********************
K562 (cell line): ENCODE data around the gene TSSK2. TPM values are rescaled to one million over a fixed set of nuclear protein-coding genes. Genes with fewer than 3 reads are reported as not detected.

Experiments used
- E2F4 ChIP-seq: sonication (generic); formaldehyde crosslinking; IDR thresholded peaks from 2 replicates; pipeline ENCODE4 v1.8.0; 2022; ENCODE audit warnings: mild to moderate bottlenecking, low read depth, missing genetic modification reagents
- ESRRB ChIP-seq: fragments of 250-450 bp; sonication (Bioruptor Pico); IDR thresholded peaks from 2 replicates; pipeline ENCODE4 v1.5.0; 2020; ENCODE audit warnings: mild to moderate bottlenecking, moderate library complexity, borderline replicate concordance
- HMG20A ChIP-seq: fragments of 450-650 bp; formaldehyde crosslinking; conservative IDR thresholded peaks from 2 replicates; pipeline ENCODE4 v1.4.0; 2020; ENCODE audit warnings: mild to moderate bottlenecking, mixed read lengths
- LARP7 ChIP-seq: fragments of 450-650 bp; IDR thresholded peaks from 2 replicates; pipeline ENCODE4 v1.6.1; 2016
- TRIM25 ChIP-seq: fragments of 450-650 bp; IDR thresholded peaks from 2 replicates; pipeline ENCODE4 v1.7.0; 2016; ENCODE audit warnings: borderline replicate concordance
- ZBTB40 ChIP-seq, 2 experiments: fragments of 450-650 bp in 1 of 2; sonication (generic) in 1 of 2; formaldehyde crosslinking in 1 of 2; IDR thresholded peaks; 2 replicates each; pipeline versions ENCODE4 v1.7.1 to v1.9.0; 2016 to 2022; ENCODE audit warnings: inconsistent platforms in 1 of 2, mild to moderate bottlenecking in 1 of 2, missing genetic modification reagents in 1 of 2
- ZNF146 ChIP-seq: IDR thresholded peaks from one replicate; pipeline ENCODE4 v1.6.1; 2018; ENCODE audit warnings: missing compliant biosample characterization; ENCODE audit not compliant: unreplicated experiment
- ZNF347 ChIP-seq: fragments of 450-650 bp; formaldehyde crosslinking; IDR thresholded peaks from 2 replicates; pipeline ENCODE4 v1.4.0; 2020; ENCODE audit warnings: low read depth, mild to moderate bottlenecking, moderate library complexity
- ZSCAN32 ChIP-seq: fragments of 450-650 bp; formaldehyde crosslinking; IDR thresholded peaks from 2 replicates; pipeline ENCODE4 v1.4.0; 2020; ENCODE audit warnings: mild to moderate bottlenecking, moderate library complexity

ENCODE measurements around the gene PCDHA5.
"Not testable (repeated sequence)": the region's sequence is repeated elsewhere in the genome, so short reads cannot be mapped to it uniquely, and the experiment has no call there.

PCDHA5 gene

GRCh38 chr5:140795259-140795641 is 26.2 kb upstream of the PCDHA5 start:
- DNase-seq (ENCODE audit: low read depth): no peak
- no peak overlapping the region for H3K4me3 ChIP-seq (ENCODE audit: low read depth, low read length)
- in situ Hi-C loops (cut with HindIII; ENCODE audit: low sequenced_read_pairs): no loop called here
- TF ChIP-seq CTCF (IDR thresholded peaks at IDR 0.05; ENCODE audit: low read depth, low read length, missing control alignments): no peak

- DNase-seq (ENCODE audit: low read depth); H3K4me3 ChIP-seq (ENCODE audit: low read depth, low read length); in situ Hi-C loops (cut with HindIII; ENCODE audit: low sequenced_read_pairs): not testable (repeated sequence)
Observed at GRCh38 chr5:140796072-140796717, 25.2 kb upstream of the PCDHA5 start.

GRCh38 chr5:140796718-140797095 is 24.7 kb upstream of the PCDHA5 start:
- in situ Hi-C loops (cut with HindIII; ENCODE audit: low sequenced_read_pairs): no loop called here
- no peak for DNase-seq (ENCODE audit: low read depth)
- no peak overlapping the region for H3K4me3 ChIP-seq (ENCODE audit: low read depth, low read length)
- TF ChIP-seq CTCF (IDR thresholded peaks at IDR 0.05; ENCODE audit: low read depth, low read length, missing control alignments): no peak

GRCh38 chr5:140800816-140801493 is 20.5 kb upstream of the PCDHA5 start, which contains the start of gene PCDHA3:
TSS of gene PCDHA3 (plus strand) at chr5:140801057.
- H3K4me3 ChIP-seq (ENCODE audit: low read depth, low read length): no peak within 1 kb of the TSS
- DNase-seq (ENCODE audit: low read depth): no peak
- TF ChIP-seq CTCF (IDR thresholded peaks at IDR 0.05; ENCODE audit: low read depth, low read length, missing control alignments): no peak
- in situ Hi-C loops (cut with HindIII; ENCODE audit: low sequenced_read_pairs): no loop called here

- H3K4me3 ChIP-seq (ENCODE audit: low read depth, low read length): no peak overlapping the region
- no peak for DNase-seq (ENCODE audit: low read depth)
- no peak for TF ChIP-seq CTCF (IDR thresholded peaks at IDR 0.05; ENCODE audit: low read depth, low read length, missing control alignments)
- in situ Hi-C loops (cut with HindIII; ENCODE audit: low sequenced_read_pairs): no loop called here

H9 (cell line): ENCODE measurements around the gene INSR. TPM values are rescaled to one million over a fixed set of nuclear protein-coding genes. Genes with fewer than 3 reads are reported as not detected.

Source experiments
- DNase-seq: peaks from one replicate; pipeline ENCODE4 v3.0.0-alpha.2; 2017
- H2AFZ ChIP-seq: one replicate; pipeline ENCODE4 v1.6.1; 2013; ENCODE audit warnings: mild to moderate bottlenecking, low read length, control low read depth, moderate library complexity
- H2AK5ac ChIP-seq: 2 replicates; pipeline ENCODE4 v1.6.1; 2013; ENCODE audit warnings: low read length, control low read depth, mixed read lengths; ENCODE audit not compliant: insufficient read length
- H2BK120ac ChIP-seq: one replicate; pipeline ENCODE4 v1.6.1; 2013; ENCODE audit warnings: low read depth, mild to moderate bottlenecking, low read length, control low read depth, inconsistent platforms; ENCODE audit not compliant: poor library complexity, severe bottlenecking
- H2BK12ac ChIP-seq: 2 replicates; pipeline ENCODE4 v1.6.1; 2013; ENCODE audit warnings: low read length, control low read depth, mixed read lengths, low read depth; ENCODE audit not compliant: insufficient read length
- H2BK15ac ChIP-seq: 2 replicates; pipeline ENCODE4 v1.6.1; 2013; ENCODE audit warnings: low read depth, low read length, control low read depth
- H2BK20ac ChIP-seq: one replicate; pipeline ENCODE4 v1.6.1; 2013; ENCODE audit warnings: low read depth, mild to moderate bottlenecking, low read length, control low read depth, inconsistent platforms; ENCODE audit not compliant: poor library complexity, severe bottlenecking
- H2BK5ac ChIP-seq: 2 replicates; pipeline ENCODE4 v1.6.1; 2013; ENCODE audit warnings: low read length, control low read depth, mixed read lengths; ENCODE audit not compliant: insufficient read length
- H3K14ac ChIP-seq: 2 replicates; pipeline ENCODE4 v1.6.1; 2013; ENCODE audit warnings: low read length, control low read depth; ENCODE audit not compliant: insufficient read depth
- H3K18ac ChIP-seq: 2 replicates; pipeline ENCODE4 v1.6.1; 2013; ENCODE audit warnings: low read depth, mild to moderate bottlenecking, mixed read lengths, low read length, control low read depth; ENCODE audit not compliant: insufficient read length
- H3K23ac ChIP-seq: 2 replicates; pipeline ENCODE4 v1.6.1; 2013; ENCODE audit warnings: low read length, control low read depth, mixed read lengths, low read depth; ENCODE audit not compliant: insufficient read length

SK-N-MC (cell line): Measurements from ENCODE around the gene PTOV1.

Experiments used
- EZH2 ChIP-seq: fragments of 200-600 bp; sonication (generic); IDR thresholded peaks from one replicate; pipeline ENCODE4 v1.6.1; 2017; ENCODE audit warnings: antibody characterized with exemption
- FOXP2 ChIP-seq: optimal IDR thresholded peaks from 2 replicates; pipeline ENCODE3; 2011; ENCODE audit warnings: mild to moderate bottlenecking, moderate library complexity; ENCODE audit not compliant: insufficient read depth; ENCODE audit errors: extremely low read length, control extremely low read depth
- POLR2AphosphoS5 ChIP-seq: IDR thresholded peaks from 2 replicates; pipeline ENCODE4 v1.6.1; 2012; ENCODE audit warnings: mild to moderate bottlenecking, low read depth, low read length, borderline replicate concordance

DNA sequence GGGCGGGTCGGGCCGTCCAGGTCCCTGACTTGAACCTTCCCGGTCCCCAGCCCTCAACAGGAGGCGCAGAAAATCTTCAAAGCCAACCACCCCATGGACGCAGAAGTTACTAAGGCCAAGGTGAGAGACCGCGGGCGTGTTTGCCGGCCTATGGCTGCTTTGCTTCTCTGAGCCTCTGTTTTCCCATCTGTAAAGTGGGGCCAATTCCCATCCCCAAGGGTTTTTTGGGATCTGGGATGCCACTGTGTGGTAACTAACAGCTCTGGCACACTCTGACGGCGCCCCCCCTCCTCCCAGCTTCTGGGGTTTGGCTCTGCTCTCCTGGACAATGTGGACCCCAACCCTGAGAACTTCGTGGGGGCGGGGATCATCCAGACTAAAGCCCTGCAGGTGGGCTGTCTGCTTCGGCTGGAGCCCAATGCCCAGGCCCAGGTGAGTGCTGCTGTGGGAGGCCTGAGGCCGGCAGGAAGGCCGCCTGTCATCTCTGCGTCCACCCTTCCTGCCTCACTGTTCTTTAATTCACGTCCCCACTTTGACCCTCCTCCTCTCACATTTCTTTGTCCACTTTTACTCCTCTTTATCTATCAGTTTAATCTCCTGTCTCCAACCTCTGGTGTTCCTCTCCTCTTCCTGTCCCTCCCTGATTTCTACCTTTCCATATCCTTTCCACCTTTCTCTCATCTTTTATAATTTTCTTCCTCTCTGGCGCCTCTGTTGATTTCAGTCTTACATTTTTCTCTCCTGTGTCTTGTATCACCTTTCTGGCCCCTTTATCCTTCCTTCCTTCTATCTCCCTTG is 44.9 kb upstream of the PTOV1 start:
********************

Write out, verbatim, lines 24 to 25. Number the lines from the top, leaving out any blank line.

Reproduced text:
- no peak for DNase-seq (ENCODE audit: low read depth)
- no peak overlapping the region for H3K4me3 ChIP-seq (ENCODE audit: low read depth, low read length)